M. Pascal Lamy, Commissaire européen au Commerce, Bruxelles, le 5 mars 2004 - 2004/03/05
How can we organize market opening in such a way as to uphold the varying collective preferences of different societies? How would we devise a trade system combining openness, universal acceptance, and adequate safeguards for social choices? Mr. Lamy provides some answers to these questions during his speech at the Greens/European Free Alliance conference, which was held at the European Parliament in Brussels on March 5, 2004. He stated, “Public policy is the expression of a particular country's social choices. Increasingly, trade in goods and services embodies these choices, making international trade today the point at which different collective preference systems intersect. These systems reflect the values of a given society.” And for the European Union, the environment, food security, cultural diversity, public education and health care provision, social entitlements are collective preferences that they intend to promote.
However, Mr. Lamy recognizes that while meshing collective preferences with the goods and services that are traded is fundamentally positive and a source of mutual enrichment, it can also raise compatibility issues. He believes the question that arises in the WTO and other international regulatory bodies is therefore how to construct a system of global governance that rests on a foundation of universal collective preferences while still leaving each society enough leeway to safeguard its own particular collective preferences. He feels that the WTO reconciles market opening with collective preferences, since its rules “allow States considerable leeway in adopting rules that derogate from market opening on public health, public order, morality, environmental, or national security grounds.” In addition, WTO rulings confirms this “wider scope for imposing barriers to trade in pursuit of objectives enshrined in international agreements, even those to which not all WTO members may be party.”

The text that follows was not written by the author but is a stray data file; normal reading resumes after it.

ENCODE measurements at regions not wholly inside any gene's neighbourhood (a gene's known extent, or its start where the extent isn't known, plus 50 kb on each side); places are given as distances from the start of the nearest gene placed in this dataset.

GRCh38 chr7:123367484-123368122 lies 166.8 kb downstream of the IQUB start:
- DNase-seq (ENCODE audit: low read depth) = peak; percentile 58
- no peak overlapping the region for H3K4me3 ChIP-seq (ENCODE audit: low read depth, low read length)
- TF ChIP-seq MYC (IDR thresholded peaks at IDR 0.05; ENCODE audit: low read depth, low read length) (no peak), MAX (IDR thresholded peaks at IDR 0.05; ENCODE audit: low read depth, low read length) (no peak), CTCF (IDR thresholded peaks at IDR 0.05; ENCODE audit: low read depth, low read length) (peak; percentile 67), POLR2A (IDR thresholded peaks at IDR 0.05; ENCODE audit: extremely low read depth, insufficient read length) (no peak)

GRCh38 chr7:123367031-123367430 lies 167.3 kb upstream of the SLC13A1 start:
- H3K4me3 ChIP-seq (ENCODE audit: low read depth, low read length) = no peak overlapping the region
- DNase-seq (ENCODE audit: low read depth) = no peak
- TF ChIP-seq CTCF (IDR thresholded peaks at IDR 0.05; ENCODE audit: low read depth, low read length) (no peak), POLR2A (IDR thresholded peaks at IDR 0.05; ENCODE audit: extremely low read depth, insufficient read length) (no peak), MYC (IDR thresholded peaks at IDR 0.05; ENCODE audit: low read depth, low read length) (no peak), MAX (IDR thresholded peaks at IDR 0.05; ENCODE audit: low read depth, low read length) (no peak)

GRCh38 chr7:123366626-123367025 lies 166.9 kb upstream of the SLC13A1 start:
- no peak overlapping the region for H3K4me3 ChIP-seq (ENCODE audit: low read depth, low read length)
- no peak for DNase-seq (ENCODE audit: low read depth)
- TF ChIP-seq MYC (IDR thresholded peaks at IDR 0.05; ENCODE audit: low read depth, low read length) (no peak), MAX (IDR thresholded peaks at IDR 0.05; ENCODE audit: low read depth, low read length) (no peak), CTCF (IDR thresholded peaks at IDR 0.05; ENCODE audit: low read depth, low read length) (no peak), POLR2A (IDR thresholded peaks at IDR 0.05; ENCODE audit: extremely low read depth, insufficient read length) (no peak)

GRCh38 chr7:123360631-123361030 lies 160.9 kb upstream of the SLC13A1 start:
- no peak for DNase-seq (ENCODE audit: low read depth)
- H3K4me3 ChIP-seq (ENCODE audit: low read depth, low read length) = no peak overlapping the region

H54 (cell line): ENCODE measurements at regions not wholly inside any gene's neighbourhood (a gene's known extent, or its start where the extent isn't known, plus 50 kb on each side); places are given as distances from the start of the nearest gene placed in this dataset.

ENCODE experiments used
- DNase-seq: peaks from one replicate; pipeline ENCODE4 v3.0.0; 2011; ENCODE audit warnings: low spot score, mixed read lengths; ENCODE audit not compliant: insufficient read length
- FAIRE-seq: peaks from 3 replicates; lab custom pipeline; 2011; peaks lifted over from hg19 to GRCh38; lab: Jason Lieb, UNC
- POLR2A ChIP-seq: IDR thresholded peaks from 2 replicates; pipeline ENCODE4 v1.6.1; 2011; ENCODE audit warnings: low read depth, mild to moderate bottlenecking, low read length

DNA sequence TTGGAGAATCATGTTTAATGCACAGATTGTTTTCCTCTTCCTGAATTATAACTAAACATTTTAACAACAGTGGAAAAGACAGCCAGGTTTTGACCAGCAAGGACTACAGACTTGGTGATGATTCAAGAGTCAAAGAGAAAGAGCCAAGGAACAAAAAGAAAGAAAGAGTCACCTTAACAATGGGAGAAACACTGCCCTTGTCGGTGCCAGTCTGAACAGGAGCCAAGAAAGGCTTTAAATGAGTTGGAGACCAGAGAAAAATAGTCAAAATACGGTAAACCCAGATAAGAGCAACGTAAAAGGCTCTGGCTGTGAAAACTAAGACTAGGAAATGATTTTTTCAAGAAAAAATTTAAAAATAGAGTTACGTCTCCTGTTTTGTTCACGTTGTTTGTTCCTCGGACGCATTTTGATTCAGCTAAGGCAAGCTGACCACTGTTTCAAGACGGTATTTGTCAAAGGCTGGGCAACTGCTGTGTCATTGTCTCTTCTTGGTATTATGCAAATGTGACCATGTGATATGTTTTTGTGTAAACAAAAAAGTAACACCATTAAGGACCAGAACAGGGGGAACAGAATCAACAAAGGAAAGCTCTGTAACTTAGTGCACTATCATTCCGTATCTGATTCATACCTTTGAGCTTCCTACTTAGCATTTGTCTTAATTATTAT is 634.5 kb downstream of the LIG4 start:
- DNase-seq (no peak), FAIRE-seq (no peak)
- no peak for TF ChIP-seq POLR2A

However, he recognizes, “the scope of these rules is not always terribly clear and case law in this field, positive as it is, is both incomplete and subject to interpretation.” To accomplish this, he maintains, we must “promote collective preferences at the WTO and beyond,” since he believes, “It is not the WTO's job to regulate everything under the sun; the regulatory dimension requires a strengthening of the other pillars of global governance as well, and the WTO then has to respect the rules they lay down. So what should be the relationship between the WTO's essentially commercial raison d'être, however open to a measure of collective preference, and rules set forth in other fora?” (Available in French only)